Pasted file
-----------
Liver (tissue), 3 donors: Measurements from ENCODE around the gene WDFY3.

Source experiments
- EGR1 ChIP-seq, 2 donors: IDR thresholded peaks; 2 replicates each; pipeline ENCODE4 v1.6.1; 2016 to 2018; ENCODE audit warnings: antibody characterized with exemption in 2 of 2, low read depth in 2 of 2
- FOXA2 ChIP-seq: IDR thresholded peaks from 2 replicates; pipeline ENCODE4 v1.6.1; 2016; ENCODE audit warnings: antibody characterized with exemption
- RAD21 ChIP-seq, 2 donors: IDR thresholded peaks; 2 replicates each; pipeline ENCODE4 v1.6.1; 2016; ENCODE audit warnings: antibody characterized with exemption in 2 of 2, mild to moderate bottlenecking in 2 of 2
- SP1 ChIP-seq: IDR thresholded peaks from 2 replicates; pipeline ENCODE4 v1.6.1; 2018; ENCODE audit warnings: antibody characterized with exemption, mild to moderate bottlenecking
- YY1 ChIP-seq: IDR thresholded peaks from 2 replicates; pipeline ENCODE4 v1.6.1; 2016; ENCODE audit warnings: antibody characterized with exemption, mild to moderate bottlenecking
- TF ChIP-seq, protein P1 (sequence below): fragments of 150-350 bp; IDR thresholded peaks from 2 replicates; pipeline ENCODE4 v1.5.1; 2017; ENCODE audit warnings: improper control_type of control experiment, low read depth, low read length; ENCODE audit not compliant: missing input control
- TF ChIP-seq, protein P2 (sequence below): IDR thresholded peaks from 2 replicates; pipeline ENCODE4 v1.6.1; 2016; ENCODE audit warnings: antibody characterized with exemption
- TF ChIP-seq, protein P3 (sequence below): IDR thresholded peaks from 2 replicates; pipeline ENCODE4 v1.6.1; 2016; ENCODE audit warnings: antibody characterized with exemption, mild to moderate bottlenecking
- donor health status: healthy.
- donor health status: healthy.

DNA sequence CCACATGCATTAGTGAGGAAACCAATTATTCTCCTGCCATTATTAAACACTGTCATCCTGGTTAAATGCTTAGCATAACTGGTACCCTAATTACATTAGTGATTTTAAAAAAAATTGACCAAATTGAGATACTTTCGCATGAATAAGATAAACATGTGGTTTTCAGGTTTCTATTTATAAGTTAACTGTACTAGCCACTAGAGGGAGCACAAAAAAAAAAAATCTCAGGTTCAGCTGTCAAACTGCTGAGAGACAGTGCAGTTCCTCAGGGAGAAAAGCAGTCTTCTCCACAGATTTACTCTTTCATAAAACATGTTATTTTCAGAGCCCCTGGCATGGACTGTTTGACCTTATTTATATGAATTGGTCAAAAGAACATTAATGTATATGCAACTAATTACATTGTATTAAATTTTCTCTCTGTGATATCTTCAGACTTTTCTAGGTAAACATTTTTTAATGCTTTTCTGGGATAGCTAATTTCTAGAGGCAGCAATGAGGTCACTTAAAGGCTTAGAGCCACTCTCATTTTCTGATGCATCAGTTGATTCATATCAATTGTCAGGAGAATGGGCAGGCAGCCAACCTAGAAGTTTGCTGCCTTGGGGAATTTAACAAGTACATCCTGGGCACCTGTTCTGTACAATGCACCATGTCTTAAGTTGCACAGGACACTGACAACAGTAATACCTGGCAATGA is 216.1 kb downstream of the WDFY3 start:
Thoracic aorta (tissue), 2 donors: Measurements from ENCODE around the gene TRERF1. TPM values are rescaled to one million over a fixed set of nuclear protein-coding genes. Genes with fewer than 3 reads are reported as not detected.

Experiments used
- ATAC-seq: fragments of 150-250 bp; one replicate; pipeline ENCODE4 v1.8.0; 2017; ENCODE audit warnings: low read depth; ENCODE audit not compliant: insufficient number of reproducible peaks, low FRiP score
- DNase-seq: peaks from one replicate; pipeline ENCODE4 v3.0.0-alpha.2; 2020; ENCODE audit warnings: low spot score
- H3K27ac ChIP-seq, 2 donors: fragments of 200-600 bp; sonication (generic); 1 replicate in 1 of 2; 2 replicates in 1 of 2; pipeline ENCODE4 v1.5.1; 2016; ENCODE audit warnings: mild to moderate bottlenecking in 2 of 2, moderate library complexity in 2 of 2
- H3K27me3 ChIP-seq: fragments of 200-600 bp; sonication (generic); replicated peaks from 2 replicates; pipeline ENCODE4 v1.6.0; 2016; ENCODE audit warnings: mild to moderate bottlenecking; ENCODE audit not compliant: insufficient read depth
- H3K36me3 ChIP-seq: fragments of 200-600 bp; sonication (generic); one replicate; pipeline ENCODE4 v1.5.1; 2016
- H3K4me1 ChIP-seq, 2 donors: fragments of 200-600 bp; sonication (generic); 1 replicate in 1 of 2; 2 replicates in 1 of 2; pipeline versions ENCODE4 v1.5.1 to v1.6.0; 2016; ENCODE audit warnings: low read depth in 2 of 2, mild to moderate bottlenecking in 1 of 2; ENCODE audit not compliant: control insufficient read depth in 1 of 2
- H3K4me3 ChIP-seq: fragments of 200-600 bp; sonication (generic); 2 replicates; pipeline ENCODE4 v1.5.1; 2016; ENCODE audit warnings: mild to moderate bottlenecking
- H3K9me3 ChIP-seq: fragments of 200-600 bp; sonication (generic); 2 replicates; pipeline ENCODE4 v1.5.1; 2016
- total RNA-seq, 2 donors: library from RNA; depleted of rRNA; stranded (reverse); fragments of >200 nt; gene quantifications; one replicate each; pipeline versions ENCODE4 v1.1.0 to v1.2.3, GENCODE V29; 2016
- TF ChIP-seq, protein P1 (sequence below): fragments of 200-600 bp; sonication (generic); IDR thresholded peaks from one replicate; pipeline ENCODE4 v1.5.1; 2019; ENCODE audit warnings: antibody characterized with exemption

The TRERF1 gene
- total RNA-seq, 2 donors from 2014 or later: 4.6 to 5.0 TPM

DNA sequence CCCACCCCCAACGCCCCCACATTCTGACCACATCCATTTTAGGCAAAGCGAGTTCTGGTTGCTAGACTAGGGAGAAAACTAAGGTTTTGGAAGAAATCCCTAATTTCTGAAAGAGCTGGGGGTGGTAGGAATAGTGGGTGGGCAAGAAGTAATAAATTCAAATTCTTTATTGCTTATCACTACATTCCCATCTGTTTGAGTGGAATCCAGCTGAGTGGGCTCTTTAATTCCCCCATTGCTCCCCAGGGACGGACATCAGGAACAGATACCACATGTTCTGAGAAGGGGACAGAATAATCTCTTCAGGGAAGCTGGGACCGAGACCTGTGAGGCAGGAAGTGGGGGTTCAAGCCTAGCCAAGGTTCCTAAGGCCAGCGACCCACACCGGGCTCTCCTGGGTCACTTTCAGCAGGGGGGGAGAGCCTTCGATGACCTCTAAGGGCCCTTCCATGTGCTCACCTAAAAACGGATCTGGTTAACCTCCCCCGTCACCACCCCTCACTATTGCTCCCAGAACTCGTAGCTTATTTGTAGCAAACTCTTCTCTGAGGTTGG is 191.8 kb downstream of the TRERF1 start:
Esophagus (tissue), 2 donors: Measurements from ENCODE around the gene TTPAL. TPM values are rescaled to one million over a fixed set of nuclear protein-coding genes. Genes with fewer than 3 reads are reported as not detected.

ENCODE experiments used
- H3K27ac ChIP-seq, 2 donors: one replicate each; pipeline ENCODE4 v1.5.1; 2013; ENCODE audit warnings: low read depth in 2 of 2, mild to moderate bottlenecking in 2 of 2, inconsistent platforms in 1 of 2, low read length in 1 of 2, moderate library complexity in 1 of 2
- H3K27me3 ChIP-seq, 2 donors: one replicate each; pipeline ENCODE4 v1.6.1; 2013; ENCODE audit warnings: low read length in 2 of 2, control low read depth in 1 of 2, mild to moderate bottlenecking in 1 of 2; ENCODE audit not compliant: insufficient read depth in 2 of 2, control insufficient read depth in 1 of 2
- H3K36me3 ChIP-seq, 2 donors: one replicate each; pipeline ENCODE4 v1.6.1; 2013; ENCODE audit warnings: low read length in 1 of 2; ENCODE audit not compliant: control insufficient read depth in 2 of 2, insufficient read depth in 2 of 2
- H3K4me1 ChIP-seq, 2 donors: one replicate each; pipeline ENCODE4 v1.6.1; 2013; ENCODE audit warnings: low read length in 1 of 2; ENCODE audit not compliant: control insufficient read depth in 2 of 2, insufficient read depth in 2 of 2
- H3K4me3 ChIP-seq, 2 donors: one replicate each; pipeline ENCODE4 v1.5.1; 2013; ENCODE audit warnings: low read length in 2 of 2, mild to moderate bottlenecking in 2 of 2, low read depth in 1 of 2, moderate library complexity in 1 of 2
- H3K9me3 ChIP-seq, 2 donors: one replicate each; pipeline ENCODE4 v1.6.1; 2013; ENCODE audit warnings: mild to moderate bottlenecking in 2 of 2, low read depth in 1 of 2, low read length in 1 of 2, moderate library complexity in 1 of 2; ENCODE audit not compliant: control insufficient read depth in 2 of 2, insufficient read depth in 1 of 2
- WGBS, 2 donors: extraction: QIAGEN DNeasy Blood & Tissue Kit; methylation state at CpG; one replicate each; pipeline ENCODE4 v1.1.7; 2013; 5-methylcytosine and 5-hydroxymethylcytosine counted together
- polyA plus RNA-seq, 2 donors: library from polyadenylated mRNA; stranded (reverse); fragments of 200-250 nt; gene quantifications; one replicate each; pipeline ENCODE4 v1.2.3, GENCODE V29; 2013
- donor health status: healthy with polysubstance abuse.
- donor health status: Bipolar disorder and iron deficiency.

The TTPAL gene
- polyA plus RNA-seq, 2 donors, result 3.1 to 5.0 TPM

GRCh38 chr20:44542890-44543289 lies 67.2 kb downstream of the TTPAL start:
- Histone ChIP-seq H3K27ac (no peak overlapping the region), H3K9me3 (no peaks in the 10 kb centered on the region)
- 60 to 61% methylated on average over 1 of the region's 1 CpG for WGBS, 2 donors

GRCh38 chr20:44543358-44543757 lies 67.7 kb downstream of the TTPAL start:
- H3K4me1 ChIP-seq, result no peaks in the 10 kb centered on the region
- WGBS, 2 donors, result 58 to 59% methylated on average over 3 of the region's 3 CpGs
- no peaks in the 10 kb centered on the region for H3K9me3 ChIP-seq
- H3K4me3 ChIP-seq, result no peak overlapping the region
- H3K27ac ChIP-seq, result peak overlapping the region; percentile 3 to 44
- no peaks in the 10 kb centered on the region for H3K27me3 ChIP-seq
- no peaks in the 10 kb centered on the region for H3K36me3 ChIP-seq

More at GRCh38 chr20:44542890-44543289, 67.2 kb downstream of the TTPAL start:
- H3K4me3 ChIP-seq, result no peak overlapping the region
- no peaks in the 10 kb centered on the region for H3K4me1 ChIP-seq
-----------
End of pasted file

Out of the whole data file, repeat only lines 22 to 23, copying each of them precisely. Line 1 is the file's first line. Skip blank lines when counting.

- H3K4me3 ChIP-seq: fragments of 200-600 bp; sonication (generic); 2 replicates; pipeline ENCODE4 v1.5.1; 2016; ENCODE audit warnings: mild to moderate bottlenecking
- H3K9me3 ChIP-seq: fragments of 200-600 bp; sonication (generic); 2 replicates; pipeline ENCODE4 v1.5.1; 2016